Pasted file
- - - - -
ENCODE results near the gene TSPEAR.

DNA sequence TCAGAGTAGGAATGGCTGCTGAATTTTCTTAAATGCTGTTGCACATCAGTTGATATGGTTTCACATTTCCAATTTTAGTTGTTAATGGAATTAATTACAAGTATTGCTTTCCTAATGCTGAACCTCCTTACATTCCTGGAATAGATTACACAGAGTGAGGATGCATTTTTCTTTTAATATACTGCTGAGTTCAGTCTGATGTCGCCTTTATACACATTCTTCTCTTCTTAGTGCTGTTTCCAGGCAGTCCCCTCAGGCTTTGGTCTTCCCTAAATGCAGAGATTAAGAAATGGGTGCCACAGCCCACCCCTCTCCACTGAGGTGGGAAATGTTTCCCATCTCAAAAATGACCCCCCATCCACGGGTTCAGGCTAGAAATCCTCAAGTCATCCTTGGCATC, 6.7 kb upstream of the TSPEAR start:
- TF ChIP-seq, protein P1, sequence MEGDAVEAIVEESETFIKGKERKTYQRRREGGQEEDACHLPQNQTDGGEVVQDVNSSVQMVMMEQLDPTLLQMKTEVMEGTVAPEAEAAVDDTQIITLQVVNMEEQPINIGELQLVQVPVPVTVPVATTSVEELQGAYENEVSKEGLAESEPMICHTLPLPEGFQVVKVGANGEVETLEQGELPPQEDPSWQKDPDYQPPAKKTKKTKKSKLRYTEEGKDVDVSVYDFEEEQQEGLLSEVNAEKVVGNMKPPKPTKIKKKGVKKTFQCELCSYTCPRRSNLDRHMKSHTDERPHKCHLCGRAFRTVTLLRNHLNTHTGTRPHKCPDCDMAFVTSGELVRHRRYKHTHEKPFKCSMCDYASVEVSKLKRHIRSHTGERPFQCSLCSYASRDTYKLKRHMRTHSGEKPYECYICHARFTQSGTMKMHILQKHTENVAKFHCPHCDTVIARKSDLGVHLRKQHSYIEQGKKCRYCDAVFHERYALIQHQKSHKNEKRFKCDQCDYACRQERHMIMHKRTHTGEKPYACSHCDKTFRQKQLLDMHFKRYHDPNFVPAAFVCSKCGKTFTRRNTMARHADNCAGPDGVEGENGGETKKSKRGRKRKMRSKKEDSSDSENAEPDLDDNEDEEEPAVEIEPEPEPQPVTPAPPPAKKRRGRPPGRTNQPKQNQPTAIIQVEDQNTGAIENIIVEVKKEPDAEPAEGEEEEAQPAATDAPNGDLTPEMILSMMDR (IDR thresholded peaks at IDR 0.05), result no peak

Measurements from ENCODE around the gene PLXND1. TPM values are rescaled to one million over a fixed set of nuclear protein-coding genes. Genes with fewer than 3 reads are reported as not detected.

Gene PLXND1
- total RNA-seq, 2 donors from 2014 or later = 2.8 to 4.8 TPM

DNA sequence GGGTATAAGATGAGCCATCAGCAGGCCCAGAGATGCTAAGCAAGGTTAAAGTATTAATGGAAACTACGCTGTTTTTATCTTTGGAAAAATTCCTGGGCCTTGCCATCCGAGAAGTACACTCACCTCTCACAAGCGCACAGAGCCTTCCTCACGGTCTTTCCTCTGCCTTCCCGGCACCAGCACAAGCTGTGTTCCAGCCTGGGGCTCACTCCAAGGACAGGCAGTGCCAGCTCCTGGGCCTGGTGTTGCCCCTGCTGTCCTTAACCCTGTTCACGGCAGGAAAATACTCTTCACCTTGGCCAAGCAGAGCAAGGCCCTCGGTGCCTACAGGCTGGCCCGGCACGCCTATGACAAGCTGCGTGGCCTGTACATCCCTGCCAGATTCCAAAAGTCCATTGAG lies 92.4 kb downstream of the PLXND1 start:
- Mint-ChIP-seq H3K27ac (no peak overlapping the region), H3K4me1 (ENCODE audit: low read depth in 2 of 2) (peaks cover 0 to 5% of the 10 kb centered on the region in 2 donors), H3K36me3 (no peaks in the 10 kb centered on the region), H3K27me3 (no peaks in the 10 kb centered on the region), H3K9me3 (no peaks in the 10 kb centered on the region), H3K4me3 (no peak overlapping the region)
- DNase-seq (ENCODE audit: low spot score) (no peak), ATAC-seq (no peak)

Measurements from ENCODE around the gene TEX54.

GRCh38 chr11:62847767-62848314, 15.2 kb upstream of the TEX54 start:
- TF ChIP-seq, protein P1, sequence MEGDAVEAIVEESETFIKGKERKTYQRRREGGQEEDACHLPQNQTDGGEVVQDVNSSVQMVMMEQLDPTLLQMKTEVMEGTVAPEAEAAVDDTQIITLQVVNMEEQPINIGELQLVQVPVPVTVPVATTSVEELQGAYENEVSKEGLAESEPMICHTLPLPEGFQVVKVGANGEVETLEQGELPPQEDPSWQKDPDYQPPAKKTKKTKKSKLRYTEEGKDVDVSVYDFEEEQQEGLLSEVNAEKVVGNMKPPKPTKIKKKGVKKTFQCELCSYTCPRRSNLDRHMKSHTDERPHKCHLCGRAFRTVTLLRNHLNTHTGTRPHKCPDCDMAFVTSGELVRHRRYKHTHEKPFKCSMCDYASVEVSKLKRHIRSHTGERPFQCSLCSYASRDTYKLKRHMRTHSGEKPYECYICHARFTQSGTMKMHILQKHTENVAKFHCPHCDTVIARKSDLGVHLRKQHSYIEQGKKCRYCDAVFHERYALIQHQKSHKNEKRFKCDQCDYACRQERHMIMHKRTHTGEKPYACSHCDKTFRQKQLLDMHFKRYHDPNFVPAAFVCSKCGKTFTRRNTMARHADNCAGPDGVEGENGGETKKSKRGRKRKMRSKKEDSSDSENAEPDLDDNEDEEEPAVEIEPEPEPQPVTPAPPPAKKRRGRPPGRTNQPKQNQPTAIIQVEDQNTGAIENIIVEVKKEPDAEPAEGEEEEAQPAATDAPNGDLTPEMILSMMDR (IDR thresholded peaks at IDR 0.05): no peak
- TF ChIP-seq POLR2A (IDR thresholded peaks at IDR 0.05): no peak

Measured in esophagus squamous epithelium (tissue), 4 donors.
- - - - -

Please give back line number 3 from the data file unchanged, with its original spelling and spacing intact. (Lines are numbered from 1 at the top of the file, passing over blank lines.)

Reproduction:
- TF ChIP-seq, protein P1, sequence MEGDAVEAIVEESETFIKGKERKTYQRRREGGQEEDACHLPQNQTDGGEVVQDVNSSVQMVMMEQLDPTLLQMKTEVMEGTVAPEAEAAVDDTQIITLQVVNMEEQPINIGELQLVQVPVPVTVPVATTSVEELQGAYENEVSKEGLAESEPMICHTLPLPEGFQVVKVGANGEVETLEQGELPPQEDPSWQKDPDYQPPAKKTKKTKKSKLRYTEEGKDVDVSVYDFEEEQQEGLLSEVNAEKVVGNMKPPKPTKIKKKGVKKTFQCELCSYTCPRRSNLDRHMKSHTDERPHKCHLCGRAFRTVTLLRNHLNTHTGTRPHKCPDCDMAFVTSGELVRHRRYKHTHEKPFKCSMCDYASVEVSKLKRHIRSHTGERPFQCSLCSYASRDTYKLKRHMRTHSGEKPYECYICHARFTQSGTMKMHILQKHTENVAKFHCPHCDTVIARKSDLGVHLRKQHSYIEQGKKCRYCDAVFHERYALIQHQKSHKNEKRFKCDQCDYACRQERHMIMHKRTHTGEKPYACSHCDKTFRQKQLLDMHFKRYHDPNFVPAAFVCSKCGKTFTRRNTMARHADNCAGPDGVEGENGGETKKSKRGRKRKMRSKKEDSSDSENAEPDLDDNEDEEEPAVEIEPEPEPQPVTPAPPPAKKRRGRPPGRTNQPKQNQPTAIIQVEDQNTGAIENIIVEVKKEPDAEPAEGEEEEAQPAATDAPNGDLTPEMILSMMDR (IDR thresholded peaks at IDR 0.05), result no peak